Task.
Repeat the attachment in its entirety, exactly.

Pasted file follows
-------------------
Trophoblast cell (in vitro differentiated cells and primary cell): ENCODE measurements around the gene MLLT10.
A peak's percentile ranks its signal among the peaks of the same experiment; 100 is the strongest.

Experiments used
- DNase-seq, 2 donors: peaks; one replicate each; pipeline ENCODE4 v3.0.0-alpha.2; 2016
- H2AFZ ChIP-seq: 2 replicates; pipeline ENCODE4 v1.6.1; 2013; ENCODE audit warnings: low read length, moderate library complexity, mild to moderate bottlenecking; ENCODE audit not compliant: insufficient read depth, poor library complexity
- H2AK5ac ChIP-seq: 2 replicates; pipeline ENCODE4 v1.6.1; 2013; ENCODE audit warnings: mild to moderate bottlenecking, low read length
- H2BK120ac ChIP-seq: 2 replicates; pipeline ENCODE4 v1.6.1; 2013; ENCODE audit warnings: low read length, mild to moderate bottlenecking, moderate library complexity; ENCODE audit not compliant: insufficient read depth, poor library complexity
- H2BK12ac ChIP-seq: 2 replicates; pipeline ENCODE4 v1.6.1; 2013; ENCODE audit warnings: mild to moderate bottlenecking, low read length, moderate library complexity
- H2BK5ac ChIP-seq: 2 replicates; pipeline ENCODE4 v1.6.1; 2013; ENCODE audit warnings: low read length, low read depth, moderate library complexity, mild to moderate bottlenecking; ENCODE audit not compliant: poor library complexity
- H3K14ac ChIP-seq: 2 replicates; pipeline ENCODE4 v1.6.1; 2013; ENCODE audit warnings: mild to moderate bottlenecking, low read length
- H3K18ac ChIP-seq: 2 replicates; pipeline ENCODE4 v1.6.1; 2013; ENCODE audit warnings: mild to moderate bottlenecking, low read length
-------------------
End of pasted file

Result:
Trophoblast cell (in vitro differentiated cells and primary cell): ENCODE measurements around the gene MLLT10.
A peak's percentile ranks its signal among the peaks of the same experiment; 100 is the strongest.

Experiments used
- DNase-seq, 2 donors: peaks; one replicate each; pipeline ENCODE4 v3.0.0-alpha.2; 2016
- H2AFZ ChIP-seq: 2 replicates; pipeline ENCODE4 v1.6.1; 2013; ENCODE audit warnings: low read length, moderate library complexity, mild to moderate bottlenecking; ENCODE audit not compliant: insufficient read depth, poor library complexity
- H2AK5ac ChIP-seq: 2 replicates; pipeline ENCODE4 v1.6.1; 2013; ENCODE audit warnings: mild to moderate bottlenecking, low read length
- H2BK120ac ChIP-seq: 2 replicates; pipeline ENCODE4 v1.6.1; 2013; ENCODE audit warnings: low read length, mild to moderate bottlenecking, moderate library complexity; ENCODE audit not compliant: insufficient read depth, poor library complexity
- H2BK12ac ChIP-seq: 2 replicates; pipeline ENCODE4 v1.6.1; 2013; ENCODE audit warnings: mild to moderate bottlenecking, low read length, moderate library complexity
- H2BK5ac ChIP-seq: 2 replicates; pipeline ENCODE4 v1.6.1; 2013; ENCODE audit warnings: low read length, low read depth, moderate library complexity, mild to moderate bottlenecking; ENCODE audit not compliant: poor library complexity
- H3K14ac ChIP-seq: 2 replicates; pipeline ENCODE4 v1.6.1; 2013; ENCODE audit warnings: mild to moderate bottlenecking, low read length
- H3K18ac ChIP-seq: 2 replicates; pipeline ENCODE4 v1.6.1; 2013; ENCODE audit warnings: mild to moderate bottlenecking, low read length